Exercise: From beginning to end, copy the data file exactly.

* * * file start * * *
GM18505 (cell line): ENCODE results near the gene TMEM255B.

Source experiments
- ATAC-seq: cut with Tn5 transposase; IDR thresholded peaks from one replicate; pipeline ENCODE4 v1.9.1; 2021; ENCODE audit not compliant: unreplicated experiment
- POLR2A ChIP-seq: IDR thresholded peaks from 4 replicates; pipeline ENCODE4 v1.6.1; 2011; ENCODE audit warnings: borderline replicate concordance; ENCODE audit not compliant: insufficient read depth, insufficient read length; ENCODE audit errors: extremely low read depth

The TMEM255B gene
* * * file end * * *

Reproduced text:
GM18505 (cell line): ENCODE results near the gene TMEM255B.

Source experiments
- ATAC-seq: cut with Tn5 transposase; IDR thresholded peaks from one replicate; pipeline ENCODE4 v1.9.1; 2021; ENCODE audit not compliant: unreplicated experiment
- POLR2A ChIP-seq: IDR thresholded peaks from 4 replicates; pipeline ENCODE4 v1.6.1; 2011; ENCODE audit warnings: borderline replicate concordance; ENCODE audit not compliant: insufficient read depth, insufficient read length; ENCODE audit errors: extremely low read depth

The TMEM255B gene